Fizdale is not blameless for the current state of the Knicks, his rotations and ability to develop young players certainly are in question, but he wasn’t the root of the problem. The best analogy I can come up with is Fizdale was the first contestant sent home on “Chopped”: Nobody was going to make a delicious meal out of the horribly mismatched ingredients in that basket, but the chef still has to do something cohesive with it. Fizdale did not.

The question becomes, is team president Steve Mills — the long-time Knicks employee who has known how to survive in James Dolan’s world — going to finally be let go and a big name brought in, or are the Knicks just rearranging the deck chairs on the Titanic.

Pacers fans still boo Paul George, he responds with 34 through three quarters (VIDEO)

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Don’t make Paul George angry. You wouldn’t like him when he’s angry (if you’re the opposing team).

It was a couple of seasons ago, but the wounds of Paul George forcing his way out of Indiana are still fresh for Pacers fans, so they booed him when he handed the ball at points during the Clippers visit to Indiana.

George’s response? Go get buckets and tell the crowd to “shhh.”

Like 21 points in the first half buckets.

And 34 points after three quarters, with seven from beyond the arc.

The Clippers — without Kawhi Leonard on the back-to-back — were up double digits in the fourth quarter in Indiana. George will be your player of the game for L.A.

Kevin Love on latest rumors Cleveland will trade him: ‘Nothing’s changed’

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Kevin Love has heard it all before.

Rumors floated around Cleveland was going to trade Love in the summer of 2015 after his first season with the team. They sprung up again the next season at the trade deadline — before Love played a central role in Cleveland winning a ring. The rumors kept springing up, especially after LeBron James left. Then this past summer, Love signed a four-year, $120 million extension to stay in Cleveland.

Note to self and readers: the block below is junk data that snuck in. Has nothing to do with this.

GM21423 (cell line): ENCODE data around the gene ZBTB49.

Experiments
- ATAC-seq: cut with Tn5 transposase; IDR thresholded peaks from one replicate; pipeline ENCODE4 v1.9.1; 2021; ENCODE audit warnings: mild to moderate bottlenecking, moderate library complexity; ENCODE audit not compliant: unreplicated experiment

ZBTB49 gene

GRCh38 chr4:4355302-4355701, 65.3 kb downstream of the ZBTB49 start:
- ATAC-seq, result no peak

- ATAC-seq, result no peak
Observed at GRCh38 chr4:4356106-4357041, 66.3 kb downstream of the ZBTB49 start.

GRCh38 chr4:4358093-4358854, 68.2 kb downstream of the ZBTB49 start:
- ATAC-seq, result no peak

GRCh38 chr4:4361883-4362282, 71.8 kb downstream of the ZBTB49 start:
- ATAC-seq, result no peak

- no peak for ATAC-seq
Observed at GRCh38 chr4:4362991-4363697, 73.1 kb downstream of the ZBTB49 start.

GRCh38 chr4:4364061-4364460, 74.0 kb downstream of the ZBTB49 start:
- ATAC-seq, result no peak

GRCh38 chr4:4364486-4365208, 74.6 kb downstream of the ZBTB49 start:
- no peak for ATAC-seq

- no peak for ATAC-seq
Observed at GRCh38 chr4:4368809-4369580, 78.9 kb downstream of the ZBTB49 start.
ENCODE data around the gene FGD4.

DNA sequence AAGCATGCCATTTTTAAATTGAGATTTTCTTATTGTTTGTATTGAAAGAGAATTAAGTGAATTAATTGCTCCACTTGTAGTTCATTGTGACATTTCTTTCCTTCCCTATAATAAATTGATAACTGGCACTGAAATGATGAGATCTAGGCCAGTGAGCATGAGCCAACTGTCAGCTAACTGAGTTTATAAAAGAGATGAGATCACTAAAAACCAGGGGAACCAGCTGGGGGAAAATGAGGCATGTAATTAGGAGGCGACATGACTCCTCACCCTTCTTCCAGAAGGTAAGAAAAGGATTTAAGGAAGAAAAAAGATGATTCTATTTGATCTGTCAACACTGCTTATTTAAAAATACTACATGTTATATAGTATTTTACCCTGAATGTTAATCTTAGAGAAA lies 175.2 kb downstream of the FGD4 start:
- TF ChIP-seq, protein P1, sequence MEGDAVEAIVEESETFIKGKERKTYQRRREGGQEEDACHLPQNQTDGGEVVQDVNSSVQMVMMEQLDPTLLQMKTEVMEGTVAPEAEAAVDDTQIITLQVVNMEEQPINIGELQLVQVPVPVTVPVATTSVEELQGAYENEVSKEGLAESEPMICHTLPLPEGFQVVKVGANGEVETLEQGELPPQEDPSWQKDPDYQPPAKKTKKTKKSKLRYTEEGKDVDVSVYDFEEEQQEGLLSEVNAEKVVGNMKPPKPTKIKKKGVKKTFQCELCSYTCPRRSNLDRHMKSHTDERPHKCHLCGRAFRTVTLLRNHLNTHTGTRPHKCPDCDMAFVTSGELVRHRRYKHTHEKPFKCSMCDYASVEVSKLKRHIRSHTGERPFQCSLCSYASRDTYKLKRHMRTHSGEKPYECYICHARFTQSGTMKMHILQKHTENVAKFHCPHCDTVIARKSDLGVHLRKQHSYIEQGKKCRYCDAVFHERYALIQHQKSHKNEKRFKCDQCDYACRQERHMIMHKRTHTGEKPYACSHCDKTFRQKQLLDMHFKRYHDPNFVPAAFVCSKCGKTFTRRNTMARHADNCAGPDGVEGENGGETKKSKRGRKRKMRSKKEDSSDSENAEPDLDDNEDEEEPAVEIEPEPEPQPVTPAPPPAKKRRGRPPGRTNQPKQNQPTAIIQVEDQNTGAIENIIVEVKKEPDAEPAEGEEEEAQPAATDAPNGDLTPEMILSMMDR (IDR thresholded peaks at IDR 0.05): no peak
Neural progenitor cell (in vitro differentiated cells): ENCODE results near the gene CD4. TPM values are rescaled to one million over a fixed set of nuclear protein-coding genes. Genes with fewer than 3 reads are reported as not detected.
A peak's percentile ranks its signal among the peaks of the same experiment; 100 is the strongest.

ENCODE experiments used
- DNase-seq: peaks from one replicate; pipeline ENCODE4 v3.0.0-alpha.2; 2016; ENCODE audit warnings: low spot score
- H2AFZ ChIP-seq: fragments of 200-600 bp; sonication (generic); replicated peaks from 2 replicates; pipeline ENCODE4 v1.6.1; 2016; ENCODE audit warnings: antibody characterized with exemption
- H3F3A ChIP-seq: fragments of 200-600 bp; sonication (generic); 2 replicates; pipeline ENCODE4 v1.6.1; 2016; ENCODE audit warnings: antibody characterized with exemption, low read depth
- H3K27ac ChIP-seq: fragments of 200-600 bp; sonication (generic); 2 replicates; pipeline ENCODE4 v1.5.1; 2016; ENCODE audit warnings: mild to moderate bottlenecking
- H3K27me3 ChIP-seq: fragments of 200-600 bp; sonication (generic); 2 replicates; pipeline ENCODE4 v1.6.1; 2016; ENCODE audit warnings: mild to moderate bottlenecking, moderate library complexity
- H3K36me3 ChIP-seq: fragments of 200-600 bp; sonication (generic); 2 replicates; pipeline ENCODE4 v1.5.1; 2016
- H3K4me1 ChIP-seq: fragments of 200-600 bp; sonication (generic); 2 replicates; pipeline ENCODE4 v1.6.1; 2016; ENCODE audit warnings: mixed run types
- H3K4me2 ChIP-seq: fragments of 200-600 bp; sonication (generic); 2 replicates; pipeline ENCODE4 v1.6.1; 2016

That has not stopped the rumors.

Love was asked about the rumors and sounded unmoved by them but a little frustrated, via Tim Bontemps of ESPN.

“Nothing’s changed,” Love told ESPN after Cleveland’s morning shootaround at TD Garden. “What I mean by that is, since I got here they’ve been … since I f—ing got here, there’s been talk of me being traded, so it’s nothing different. If they decide to go that way, I’ve just got to know it’s part of the business, or if we decide to go that way, it’s part of the business.

“Truthfully, I don’t know how it’s going to play out, because I see both sides.”

This time it feels like Love could get moved, if not at the trade deadline then this summer — and he wants to go to a contender.

The logic is simple: Cleveland is rebuilding, Love is still a stretch four and good rebounder who can help a playoff team. Love is averaging 16.1 points and 10.5 rebounds a game, is shooting 37.1 percent from three, and remains one of the best outlet passers in the game. Boston, Denver, Portland and a host of other teams could use him this season.

The challenge is that massive contract, which is why a trade may be put off until next summer.

Whatever happens, Love isn’t going to stress over it.

It’s official: Gordon Hayward makes return to Celtics lineup Monday

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He beat the timeline by a full two weeks.

Gordon Hayward fractured his hand on a fluke play against the Spurs that required surgery to repair (he fractured the fourth metacarpal, the bone that connects the wrist to the ring finger). When he had surgery on Nov. 11, the timeline for a return was 6-8 weeks.

One month later, Hayward has been cleared to make his return Monday night against Cleveland.

This is good news for Boston and its offense. Hayward was having a bounce-back year through his first eight games, averaging 18.9 points per game, shooting 43.3 percent from three, pulling down 7.1 rebounds, and dishing out 4.1 assists per game. Even more than Kemba Walker, it was Hayward who was the playmaker for others and kept the offense flowing.

Not that Boston struggled too much with Hayward out. The Celtics went 9-4 with a +5.9 net rating in the games he missed, although the team’s offense slid back to middle-of-the-pack without his scoring and shot creation.

He’s back, and Boston — the second best team in the East so far this young season — just got a little better.